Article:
As the cost of living increases, incomes are not keeping pace. There is a misconception that the (increasing) cost of food is the reason why families/people can’t afford healthy foods.  The real issue is that minimum wage and social assistance rates are not keeping pace with the increasing food (and everything else like rent, hydro, gas, etc.) costs. Since 2010, minimum wage has increased only 9.8%.

Check out the health unit website for more info. 

 Infographic from Northwestern Health Unit website.

Want to learn more? Check out the links below.

Messy hair, don't care?

Yesterday morning (... bit behind in my blogging!) I opened a challenge card that said 'you lost your hairbrush'. I'd had a shower the evening prior so my hair was a bit wild when I woke up so this challenge card definitely popped up on the right day! Fortunately after brushing my fingers through my hair and walking to work with a hat on my hair settled down. Over lunch hour I was able to buy a hairbrush for $2.25 and I also purchased a box of bandaids for $2.58 since walking so much has been reeking havoc on my heels (Good socks and footwear are needed for walking a lot but high quality products would be out of the question on an OW budget!). Both purchases put a lot of stress on a small budget!

Sam made some confessions in her blog and I definitely should make one quick one right now. I ate a significant amount of chocolate yesterday*. A coworker gave me a lovely Valentine's Day gift pack (that also included nuts and fruit!!) and I indulged. And friends at skiing planted some valentine's treats on the trails. I indulged again.

The challenge wraps up today at 4pm. Stay tuned for a few more blogs including an overall reflection of the experience.

Updating my $55 budget:
Food - $23.50
Transportation - $4 (drove to skiing; accepted a ride home from a friend)
Cell phone - $12.50
Hair brush & bandaids - $4.83
Birthday meet up with friends - $4.50 (drive there and purchase of a tea)
Remaining - $5.67
BUT if I counted soccer (Mondays) & skiing (Tuesdays) - $10 per session; $4 to drive there; $4 to drive to skiing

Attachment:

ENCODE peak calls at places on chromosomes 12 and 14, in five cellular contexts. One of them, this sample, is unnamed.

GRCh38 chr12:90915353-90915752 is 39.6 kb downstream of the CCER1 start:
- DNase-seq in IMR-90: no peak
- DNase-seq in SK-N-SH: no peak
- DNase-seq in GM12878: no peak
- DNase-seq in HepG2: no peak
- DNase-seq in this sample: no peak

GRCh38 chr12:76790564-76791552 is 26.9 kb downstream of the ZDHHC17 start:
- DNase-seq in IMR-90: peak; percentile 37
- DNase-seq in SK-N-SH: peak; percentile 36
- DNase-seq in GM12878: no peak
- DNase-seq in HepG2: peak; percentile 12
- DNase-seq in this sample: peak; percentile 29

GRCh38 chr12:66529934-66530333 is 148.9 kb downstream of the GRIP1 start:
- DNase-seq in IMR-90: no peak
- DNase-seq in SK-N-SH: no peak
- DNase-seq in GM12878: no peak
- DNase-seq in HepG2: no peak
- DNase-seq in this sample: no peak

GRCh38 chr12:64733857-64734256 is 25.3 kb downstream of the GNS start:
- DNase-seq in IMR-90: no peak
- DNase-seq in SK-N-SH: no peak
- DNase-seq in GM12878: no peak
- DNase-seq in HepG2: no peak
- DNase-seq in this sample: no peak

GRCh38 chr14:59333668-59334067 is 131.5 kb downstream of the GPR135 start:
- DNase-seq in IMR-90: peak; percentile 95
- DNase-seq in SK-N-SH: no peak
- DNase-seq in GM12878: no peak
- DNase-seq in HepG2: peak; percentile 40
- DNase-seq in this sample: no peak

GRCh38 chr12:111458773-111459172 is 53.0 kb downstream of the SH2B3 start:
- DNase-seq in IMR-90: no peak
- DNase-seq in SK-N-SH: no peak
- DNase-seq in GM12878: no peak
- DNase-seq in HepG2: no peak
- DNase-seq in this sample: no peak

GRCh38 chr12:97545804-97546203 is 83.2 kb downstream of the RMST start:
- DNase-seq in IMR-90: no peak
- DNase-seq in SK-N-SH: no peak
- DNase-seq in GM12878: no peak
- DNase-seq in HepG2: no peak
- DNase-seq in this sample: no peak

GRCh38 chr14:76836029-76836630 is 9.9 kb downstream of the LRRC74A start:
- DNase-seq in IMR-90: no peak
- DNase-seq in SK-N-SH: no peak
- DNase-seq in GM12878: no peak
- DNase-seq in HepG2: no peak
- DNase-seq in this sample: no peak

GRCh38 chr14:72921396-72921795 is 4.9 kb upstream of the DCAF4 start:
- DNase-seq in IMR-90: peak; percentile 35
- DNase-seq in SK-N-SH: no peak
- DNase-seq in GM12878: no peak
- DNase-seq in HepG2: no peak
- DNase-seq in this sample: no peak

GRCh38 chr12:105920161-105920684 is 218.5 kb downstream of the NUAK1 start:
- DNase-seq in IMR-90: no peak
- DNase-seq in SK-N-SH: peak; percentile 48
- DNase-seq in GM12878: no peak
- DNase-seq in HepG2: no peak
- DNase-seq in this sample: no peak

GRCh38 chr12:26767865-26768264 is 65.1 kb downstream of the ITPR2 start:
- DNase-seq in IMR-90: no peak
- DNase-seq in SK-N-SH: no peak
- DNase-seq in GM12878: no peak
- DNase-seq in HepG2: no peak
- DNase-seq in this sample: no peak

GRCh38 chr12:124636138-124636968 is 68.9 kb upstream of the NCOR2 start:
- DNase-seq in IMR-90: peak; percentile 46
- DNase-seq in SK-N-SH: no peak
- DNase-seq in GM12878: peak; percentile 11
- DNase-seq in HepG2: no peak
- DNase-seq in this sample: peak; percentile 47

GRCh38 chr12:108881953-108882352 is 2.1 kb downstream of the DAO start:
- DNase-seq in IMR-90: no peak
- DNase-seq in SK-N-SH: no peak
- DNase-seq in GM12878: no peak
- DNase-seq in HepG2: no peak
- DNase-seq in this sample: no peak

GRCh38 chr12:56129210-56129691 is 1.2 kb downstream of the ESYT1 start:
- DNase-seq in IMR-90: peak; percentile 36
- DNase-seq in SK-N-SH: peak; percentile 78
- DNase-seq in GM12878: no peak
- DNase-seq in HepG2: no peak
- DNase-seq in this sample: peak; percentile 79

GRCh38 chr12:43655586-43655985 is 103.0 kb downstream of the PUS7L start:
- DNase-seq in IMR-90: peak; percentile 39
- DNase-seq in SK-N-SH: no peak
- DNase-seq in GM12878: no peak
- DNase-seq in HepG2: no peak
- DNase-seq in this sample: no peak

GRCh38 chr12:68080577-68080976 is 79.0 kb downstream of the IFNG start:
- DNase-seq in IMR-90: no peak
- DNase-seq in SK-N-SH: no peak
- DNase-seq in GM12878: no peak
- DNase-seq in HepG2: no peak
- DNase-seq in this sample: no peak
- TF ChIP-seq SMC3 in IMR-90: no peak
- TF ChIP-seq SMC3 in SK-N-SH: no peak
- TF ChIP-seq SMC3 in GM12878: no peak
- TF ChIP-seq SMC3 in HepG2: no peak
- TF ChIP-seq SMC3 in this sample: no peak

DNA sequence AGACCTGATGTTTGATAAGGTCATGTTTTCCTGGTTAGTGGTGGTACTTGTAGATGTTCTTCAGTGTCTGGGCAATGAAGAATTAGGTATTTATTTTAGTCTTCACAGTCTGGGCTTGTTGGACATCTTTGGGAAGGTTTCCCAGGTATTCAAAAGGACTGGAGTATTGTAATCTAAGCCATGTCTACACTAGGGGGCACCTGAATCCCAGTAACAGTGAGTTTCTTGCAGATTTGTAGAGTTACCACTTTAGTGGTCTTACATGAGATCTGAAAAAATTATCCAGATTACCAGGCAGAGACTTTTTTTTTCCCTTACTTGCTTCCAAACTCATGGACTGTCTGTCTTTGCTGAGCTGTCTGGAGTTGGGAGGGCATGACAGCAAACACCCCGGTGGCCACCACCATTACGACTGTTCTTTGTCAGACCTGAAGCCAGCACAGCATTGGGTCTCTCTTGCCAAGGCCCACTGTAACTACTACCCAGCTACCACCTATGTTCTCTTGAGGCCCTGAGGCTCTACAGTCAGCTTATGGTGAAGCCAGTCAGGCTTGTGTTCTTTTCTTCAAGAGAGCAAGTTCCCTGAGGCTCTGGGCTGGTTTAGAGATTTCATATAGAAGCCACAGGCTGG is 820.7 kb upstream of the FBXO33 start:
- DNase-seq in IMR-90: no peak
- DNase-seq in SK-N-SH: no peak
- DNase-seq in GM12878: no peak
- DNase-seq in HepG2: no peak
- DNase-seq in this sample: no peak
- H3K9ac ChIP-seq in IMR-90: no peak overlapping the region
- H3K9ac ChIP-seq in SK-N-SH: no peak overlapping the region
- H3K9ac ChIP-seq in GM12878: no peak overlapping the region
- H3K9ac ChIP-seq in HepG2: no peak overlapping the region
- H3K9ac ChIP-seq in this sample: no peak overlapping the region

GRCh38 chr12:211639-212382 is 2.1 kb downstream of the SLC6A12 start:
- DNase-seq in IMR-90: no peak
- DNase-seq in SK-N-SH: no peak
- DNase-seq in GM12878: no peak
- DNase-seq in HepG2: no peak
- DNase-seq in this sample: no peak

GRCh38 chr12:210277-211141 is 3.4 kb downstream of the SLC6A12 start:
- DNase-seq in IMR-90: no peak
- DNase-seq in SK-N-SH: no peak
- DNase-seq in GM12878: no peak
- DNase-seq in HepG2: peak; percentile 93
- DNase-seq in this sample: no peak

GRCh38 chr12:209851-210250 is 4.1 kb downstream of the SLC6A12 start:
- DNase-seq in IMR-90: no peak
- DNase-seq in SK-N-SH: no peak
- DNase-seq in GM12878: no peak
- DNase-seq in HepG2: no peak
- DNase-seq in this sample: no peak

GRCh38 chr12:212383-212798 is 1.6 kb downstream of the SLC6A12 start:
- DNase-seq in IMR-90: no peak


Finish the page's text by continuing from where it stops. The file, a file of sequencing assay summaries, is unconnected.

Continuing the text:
Remainder - $-12.33

* Kathy, my workplace chocolate go-to probably isn't surprised by this :)

Tuesday, February 14, 2017

Donating in Kenora

Below is a list of some of the service providers in Kenora who provide programs, meals and donated items to people in need. The challenge ladies and I encourage you to donate items, money or time to these organizations - every little bit counts. This is not an exhaustive list, but just a few services we have accessed with week or that came up in conversation with co-workers.

Minto Child Parent Resource Centre

  • Will accept: toiletries, baby and children's (and some women's) clothing for their 'give and take'
  • Monetary donations are always welcome (cash or cheque) - used to purchase resources for the centre, family activities and outings for low-income families
  • Call ahead - 468-3161; open 10-3:30 Tuesday to Friday, closed Monday

Women's Place Kenora

  • Will accept: donations of seasonal clothing for women & children, household & kitchen items, books of any kind
  • Do not accept: shoes, toys or men's clothing
  • Monetary donations are always welcome (cash or cheque)
  • Call ahead - 468-9095; open noon to 4 pm Monday to Thursday
  • Will accept: anything that people can wear - shoes, seasonal clothing, new underwear & socks; fresh and perishable food items; toiletries, toothbrushes and toothpaste, deodorant, pads and tampons
  • Monetary donations are always welcome (cash or cheque)
  • Call ahead - 468-5538
  • Will accept: food donations (i.e. meat, non-perishables), grocery gift cards ($25 cards are good since they can go to a family in need); seasonal clothing and footwear that is in good shape
  • Monetary donations are always welcome (cash or cheque), tax receipts available if over a certain amount
  • Call ahead - 407-3620; call if unsure an item you have can be donated. Also, Pastor Frank can help to directly like donators to a family in need
Churches offering food service in Kenora - contact for details: Knox United Church, St. Alban's, Lakeside Baptist, First Baptist

Kenora Homeless Shelter (Ne-Chee Friendship Centre)